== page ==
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George Ticknor, Life, letters and journals of George Ticknor (ed. George Hillard) 88 0 Browse Search
Knight's Mechanical Encyclopedia (ed. Knight) 42 0 Browse Search
Harper's Encyclopedia of United States History (ed. Benson Lossing) 32 0 Browse Search
Baron de Jomini, Summary of the Art of War, or a New Analytical Compend of the Principle Combinations of Strategy, of Grand Tactics and of Military Policy. (ed. Major O. F. Winship , Assistant Adjutant General , U. S. A., Lieut. E. E. McLean , 1st Infantry, U. S. A.) 20 0 Browse Search
George Ticknor, Life, letters and journals of George Ticknor (ed. George Hillard) 16 0 Browse Search
George Bancroft, History of the United States from the Discovery of the American Continent, Vol. 4, 15th edition. 14 0 Browse Search
Philip Henry Sheridan, Personal Memoirs of P. H. Sheridan, General, United States Army . 10 0 Browse Search
George Bancroft, History of the United States from the Discovery of the American Continent, Vol. 10 10 0 Browse Search
H. Wager Halleck , A. M. , Lieut. of Engineers, U. S. Army ., Elements of Military Art and Science; or, Course of Instruction in Strategy, Fortification, Tactis of Battles &c., Embracing the Duties of Staff, Infantry, Cavalry, Artillery and Engineers. Adapted to the Use of Volunteers and Militia. 10 0 Browse Search
The Daily Dispatch: March 20, 1862., [Electronic resource] 6 0 Browse Search
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Browsing named entities in Philip Henry Sheridan, Personal Memoirs of P. H. Sheridan, General, United States Army .. You can also browse the collection for Saxony (Saxony, Germany) or search for Saxony (Saxony, Germany) in all documents.

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ily invested by Prince Frederick Charles. Meantime the Third Army, under the Crown Prince of Prussia-which, after haying fought and won the battle of Worth, had been observing the army of Marshal MacMahon during and after the battle of Gravelotte--was moving toward Paris by way of Nancy, in conjunction with an army called the Fourth, which had been organized from the troops previously engaged around Metz, and on the 22d was directed toward Bar-le-Duc under the command of the Crown Prince of Saxony. In consequence of these operations the King decided to move to Commercy, which place we reached by carriage, traveling on a broad macadamized road lined on both sides with poplar-trees, and our course leading through a most beautiful country thickly dotted with prosperous-looking villages. On reaching Commercy, Forsyth and I found that quarters had been already selected for us, and our names written on the door with chalk; the quartermaster charged with the billeting of the officers at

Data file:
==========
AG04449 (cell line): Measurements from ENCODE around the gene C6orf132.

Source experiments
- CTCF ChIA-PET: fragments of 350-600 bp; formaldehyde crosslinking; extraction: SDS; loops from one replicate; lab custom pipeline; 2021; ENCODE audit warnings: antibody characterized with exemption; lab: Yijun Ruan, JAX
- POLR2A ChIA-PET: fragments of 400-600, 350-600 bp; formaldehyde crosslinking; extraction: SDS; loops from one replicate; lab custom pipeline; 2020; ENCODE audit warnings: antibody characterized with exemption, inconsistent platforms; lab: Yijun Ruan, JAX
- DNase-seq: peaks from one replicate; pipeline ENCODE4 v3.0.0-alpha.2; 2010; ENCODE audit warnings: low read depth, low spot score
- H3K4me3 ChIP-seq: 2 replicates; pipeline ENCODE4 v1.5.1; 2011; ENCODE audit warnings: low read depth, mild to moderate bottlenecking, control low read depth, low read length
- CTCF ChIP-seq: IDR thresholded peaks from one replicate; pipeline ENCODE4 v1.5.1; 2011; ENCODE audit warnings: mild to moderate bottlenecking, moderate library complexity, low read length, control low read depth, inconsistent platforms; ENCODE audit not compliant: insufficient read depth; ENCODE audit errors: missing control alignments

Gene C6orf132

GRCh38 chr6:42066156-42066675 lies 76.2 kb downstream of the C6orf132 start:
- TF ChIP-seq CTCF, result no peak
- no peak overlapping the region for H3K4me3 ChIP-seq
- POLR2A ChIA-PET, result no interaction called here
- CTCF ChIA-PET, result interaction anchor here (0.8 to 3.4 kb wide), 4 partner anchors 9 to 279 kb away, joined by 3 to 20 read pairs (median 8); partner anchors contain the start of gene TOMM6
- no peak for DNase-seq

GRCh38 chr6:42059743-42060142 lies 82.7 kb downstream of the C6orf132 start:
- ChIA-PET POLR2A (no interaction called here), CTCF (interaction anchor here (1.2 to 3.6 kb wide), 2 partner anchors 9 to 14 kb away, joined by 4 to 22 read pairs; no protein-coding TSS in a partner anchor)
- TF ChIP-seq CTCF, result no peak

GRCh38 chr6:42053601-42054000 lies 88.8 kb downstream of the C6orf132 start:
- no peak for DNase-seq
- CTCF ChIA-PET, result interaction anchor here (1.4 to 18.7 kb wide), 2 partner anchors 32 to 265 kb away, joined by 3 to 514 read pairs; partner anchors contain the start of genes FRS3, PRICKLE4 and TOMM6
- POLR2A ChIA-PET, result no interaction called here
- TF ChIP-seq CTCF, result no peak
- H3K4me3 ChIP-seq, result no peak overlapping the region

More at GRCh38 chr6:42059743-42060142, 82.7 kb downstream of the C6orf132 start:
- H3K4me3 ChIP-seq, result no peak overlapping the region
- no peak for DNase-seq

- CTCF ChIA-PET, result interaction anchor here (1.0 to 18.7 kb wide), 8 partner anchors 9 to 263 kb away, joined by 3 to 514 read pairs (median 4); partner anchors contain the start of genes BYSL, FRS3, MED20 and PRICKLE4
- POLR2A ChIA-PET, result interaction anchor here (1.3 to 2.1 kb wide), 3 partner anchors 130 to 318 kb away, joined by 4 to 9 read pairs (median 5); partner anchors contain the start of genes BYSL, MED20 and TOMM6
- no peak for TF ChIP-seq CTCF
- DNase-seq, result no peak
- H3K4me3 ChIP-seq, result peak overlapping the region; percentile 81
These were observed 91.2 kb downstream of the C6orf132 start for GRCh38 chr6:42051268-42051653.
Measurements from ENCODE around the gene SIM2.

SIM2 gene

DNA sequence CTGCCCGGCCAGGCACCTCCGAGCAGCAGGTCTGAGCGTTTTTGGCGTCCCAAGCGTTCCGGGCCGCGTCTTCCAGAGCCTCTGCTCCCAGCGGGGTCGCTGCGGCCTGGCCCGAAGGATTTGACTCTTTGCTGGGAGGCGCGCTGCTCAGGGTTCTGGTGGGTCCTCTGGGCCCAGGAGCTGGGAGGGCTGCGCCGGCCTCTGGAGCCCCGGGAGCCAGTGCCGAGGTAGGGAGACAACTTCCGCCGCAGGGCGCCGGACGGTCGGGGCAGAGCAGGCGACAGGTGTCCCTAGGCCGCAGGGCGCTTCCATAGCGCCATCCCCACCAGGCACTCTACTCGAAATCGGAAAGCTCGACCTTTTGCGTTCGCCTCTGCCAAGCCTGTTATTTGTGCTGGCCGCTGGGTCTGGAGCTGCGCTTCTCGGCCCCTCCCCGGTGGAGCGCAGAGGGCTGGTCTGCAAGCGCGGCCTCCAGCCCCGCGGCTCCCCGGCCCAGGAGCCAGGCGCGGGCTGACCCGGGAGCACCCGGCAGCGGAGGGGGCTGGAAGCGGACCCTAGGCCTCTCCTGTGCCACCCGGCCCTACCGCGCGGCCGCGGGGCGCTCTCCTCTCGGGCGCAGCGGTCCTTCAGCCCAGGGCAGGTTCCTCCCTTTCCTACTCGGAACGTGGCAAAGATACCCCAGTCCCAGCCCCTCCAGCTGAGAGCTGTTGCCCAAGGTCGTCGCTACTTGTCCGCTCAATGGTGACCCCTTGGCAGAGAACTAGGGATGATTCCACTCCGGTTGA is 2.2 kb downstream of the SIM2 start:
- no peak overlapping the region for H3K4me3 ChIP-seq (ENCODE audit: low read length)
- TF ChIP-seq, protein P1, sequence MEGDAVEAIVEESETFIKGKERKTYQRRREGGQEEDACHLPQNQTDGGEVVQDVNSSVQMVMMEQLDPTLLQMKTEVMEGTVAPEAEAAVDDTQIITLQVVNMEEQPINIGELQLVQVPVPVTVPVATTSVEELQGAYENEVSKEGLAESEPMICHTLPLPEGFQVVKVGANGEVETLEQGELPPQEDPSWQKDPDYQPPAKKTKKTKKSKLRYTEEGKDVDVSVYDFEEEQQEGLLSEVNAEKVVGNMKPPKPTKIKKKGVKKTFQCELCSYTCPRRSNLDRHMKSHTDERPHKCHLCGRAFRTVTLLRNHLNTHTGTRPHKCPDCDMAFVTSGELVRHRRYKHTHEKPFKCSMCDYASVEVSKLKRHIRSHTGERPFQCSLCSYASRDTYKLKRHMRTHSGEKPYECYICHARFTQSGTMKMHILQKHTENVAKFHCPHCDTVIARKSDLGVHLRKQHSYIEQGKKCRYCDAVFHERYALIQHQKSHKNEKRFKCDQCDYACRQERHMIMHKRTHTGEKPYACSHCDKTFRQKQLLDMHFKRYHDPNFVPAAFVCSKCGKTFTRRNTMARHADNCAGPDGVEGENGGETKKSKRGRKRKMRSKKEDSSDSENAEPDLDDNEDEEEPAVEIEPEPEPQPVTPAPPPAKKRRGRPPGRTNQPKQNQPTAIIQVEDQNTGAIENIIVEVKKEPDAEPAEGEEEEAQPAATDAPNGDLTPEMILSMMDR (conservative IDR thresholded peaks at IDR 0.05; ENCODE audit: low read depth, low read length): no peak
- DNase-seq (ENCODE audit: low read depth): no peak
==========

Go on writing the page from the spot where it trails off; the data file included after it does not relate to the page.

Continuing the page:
there mounting our horses, rode to the front. The French were posted not far from Buzancy in a strong position, their right resting near Stonne and the left extending over into the woods beyond Beaumont. About 10 o'clock the Crown Prince of Saxony advanced against this line, and while a part of his army turned the French right, compelling it to fall back rapidly, the German centre and right attacked with great vigor and much skill, surprising one of the divisions of General De Failly's cothe German army began the work of hemming them in there, so disposing the different corps as to cover the ground from Donchery around by Raucourt to Carignan. The next morning this line was to be drawn in closer on Sedan; and the Crown Prince of Saxony was therefore ordered to take up a position to the north of Bazeilles, beyond the right bank of the Meuse, while the Crown Prince of Prussia was to cross his right wing over the Meuse at Remilly, to move on Bazeilles, his centre meantime marching
ll of lies, and that there were many persons with the army bent on business that did not concern them. The armies of the two Crown Princes were now at the outskirts of Paris. They had come from Sedan mainly by two routes — the Crown Prince of Saxony marching by the northern line, through Laon and Soissons, and the Crown Prince of Prussia by the southern line, keeping his right wing on the north bank of the Marne, while his left and centre approached the French capital by roads between that ruch heavy loss as to render impossible his maintaining the gap longer. The Crown Prince of Prussia was thus enabled to extend his left, without danger, as far as Bougival, north of Versailles, and eventually met the right of the Crown Prince of Saxony, already at Denil, north of St. Denis. The unbroken circle of investment around Paris being wellnigh assured, news of its complete accomplishment was momentarily expected; therefore everybody was jubilant on account of the breaking up of Ducrot,